When Kenton was out with Elizabeth, the pair spoke about Dr Richard Locke and his and Lizzie’s opinions of each other. Elizabeth admits that she has feelings for the doctor, but is worried, because Shula told her that, when she and Alistair were going through a sticky patch, Shula developed “a crush” (her words) on Richard. Elizabeth is worried that, if she and Richard developed a relationship, might this not hurt Shula? Kenton tells her to go for it, adding that Shula would be mortified if she thought that she was being a stumbling block to Elizabeth’s happiness. We await further developments with interest.
Wednesday was the day of the Family Court Hearing about Rob’s access to Jack and Pat was apologising to Susan because she (Pat) gave Clarrie the day off to slaughter turkeys and Pat had totally forgotten about the court hearing, so Susan will be on her own in the dairy. I find this incredible, as Pat and Helen have talked about little else over the past few weeks and I cannot believe that it slipped her mind.
At the hearing, Helen is nervous that the court might widen Rob’s access, even though the psychologist’s report is so damning. Helen’s nerves are not improved when her brief, Anna, tells her that she has known courts in the past that have totally rejected such reports. Nice one Anna - just what Helen wanted to hear. As it happens, we are not privy to the actual hearing, but only to the result, which was a triumph for the Archer family - apparently Ursula kept interrupting the judge and the result was that Rob’s attempt to change Jack’s name to Gideon was rejected and - even better - his access to Jack was cut to once a month, at a contact centre and overseen by a professional. Even better, Rob has to pay for it. Helen still has reservations - she can divorce Rob, but Jack will have to see him once a month for the next 16 years. God, is the woman never satisfied? Anna tells her “Time will heal, Helen; believe me, it will.”
You will be delighted to know that the vomit stains did come out of Susan’s dress but, now she can’t take it back to the shop, she’s determined to get some wear out of it and comes up with the idea of throwing a party. She invites Kirsty, who would probably prefer to remove her own entrails, and then Susan speculates about whether there is ‘something going on’ between Justin and Lilian - it’s the way they look at each other during panto rehearsals (they’re probably looking longingly towards the exit). Susan also goes all coy about how Roy and Tracy met in the nightclub and didn’t Kirsty think that they were well suited? Tracy was sad that she lost Roy in the crowd - a tribute to Roy’s ability to make himself scarce.
Kirsty tries to nip all this in the bud, asking Susan if she’s matchmaking (Susan denies it) and saying, quite sternly, that Susan shouldn’t go around spreading rumours. Susan exhibits a capacity for self-delusion worthy of Rob when she replies indignantly: “Me? Spread rumours? I wouldn’t dream of it!”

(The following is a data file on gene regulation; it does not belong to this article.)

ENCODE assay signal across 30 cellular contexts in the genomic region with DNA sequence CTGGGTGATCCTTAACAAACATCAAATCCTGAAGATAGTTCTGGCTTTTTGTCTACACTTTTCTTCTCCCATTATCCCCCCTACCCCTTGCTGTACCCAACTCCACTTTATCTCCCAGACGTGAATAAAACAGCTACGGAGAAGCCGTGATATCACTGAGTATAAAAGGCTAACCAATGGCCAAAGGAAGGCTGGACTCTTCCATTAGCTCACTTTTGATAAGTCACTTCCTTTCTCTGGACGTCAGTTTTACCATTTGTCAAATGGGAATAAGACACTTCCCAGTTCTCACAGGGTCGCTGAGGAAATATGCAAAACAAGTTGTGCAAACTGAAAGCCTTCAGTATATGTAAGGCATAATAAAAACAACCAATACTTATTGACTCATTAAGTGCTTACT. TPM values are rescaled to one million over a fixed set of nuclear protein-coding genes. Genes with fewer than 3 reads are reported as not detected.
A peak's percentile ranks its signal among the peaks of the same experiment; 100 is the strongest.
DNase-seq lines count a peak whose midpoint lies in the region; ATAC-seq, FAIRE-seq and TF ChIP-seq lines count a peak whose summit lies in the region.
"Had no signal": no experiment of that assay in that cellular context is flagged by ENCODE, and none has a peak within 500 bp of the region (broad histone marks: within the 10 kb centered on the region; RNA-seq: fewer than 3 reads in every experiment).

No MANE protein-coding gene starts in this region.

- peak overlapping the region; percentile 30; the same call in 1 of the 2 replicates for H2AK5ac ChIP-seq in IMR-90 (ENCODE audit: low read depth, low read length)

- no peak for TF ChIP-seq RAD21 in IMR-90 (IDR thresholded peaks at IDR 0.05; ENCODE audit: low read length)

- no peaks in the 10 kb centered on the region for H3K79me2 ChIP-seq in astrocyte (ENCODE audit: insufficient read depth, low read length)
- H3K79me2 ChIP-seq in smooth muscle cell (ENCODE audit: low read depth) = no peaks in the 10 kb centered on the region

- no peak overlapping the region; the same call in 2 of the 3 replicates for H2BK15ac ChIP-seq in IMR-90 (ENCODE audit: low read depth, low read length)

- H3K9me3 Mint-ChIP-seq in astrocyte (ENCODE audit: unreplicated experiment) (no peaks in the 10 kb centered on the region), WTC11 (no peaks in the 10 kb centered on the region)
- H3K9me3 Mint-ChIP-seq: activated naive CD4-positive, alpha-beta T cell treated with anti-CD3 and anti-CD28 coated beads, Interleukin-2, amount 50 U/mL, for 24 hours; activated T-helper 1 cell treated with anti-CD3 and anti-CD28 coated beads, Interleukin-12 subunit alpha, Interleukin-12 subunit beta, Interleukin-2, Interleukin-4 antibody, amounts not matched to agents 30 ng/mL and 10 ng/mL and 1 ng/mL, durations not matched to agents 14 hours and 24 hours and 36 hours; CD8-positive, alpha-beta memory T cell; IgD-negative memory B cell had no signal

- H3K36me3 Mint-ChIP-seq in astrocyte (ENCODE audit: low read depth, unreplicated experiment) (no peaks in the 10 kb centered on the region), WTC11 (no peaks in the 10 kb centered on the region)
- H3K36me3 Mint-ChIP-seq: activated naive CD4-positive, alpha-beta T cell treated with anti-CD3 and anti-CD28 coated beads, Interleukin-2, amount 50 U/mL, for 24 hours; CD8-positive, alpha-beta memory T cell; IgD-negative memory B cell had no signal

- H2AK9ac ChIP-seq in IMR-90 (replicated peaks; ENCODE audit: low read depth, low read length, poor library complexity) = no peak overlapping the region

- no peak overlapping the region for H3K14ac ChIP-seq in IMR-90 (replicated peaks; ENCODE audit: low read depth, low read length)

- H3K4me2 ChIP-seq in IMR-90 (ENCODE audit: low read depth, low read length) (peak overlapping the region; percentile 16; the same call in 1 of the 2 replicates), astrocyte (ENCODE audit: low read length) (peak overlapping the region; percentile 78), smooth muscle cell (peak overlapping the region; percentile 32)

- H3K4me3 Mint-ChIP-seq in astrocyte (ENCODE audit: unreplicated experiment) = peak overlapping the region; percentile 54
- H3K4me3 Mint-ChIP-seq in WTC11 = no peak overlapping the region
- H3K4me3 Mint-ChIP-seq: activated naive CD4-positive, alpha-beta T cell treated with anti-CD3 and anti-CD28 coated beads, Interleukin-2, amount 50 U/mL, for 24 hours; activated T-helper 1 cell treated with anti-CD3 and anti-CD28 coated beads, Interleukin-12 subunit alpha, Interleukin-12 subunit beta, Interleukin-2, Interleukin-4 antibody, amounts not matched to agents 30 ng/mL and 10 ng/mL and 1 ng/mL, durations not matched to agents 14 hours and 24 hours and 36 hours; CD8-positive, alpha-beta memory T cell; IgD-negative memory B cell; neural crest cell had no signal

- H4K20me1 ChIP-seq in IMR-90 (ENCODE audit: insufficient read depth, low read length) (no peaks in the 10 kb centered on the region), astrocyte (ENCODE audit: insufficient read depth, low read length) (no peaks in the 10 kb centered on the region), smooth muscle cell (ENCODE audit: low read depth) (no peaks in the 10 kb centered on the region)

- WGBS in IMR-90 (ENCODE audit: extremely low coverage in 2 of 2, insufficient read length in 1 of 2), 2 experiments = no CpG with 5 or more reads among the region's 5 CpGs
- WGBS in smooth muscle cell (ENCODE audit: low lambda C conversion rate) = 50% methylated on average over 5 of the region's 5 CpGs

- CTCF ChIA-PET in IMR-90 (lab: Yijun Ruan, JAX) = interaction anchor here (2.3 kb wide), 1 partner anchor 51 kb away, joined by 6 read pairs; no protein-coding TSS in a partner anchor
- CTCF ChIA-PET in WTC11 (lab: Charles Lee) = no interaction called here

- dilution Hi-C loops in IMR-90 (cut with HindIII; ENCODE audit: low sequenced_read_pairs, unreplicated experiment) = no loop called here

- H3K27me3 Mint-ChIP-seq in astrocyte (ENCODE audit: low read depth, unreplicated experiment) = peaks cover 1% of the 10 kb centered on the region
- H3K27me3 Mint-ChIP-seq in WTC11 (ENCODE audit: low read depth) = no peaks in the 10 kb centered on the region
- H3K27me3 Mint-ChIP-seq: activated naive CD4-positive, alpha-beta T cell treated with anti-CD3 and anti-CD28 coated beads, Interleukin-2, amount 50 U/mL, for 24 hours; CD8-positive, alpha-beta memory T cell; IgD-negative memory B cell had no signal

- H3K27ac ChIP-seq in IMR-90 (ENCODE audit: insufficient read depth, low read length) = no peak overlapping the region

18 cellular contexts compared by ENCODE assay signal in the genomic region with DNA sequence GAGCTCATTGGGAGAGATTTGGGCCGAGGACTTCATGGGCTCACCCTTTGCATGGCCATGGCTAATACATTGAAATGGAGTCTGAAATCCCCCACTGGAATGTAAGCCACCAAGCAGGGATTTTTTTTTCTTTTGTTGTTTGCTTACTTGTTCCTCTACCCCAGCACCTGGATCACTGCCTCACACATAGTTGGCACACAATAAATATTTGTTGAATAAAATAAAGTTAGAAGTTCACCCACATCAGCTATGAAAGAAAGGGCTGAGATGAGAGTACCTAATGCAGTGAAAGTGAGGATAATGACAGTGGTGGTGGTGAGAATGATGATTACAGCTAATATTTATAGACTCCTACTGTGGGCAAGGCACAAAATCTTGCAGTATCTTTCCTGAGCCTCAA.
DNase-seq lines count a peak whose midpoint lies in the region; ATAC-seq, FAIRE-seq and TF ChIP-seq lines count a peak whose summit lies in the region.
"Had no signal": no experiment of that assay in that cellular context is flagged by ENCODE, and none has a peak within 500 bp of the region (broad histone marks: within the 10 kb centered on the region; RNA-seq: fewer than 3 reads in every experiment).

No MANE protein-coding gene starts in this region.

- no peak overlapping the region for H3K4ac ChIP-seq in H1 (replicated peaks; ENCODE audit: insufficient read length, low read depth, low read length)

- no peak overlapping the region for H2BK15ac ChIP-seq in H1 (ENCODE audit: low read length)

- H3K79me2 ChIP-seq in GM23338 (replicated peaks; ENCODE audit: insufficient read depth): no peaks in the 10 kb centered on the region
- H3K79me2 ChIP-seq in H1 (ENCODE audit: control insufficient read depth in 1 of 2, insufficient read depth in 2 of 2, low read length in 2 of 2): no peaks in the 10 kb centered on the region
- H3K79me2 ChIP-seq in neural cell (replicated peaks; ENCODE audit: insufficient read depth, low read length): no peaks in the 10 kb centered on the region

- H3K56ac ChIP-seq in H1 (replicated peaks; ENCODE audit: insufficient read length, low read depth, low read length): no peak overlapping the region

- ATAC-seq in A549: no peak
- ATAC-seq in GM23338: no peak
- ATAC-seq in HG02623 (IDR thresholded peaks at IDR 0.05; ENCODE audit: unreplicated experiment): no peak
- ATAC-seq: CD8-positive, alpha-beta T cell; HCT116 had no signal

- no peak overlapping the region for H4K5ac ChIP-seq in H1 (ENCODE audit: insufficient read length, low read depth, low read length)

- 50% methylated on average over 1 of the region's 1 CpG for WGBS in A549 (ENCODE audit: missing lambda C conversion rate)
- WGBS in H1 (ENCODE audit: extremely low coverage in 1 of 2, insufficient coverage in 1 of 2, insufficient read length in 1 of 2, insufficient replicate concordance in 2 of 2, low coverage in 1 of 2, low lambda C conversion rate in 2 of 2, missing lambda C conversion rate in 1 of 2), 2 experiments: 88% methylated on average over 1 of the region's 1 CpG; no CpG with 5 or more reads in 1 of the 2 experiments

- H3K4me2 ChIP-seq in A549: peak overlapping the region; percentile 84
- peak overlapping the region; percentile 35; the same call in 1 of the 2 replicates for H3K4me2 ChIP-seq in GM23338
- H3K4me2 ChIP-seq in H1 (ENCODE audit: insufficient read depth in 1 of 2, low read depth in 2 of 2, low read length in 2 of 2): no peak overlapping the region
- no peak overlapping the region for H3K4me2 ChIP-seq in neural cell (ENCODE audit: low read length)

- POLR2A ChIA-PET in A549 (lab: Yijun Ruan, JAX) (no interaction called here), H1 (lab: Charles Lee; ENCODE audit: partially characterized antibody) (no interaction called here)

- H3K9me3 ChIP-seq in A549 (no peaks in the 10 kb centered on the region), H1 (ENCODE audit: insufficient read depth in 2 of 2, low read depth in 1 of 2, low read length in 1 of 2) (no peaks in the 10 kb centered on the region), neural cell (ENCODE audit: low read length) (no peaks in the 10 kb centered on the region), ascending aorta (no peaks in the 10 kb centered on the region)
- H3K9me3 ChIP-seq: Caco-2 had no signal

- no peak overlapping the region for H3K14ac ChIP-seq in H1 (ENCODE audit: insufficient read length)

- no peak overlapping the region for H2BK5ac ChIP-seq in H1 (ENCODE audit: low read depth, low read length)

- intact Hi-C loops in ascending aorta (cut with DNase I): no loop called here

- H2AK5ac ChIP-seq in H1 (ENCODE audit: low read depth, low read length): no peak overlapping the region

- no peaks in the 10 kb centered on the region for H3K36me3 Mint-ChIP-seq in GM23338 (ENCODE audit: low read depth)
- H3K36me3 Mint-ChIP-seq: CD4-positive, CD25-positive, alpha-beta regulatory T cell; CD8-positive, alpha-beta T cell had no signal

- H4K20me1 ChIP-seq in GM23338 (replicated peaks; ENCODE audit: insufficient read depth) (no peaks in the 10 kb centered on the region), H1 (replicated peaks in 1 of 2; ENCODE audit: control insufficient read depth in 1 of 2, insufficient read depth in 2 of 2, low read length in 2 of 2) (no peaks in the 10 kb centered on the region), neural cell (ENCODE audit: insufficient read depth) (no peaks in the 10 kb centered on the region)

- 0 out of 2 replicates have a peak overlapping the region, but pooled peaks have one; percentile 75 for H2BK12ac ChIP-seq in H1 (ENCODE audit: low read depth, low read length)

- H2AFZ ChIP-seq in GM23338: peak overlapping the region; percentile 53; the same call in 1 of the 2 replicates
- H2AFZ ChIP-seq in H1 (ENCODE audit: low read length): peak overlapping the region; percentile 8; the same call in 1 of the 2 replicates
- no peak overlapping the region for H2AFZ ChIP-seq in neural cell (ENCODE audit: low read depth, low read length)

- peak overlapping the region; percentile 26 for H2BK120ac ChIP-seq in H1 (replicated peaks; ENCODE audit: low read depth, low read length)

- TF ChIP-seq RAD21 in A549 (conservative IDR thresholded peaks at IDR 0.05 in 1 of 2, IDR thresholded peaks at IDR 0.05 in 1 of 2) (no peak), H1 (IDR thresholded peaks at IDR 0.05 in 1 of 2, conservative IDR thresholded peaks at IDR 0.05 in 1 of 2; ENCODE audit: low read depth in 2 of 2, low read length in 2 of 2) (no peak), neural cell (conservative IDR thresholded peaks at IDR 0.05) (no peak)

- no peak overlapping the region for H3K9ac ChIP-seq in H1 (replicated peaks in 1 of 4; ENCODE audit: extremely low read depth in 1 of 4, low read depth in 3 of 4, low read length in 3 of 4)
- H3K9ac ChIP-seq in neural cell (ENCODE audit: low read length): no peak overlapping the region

Over at the Vicarage, Alan is getting it in the neck from parishioners, complaining that the Nativity plays are a bit early this year. “Don’t they realise that I have to organise four plays?” Alan asks, peevishly. Usha is on the way out to show prospective tenant Anisha Blossom Hill Cottage when Rob storms into the Vicarage, saying that he needs to talk to Alan urgently.
To digress, Anisha does take on Blossom Hill, having haggled about the rent and asked about traffic noise. Usha asks if she is aware of the recent history and Anisha replies yes, but it doesn’t worry her and the two go off to seal the deal over a cup of coffee.
Back at the Vicarage, Rob is at his ranting best, telling Alan that the court’s verdict is completely wrong and how could they think that he would hurt his son? “I love that boy. How is he supposed to get to know me? He’ll be scarred for life.” Rob seems not to have grasped that the whole point is that Jack doesn’t get to know him too well and any scarring would result from contact with his father, not from a lack of it. Alan says diplomatically that the court believes that this is what is best for Jack, which does little to calm Rob down.
Rob’s thoughts then turn to Henry - what must he be going through, not being allowed to see his ‘Daddy’? A thought strikes Rob - is Henry appearing in the Nativity play? Alan confirms this and Rob wonders aloud whether he could sneak into the back of the church and maybe give Henry a Christmas present? Slightly alarmed, Alan says that the court said that Rob should have no contact with Henry and Rob’s idea is not a good one.
When Usha returns and Rob has left, Alan is troubled. He cannot reach Rob, who is convinced that he is right and everybody else is wrong. “It’s as if there’s a piece of his brain missing” Alan tells his wife, and Usha urges him not to let Rob get to him. Alan replies that a bit of him feels pity for Rob and he wants to make him understand (good luck with that, vicar!). “Perhaps not all mankind can be redeemed” he muses. Tell you what, vicar, I reckon that Jill Archer would agree with that 100 per cent, although it’s not Rob that she’d be thinking off.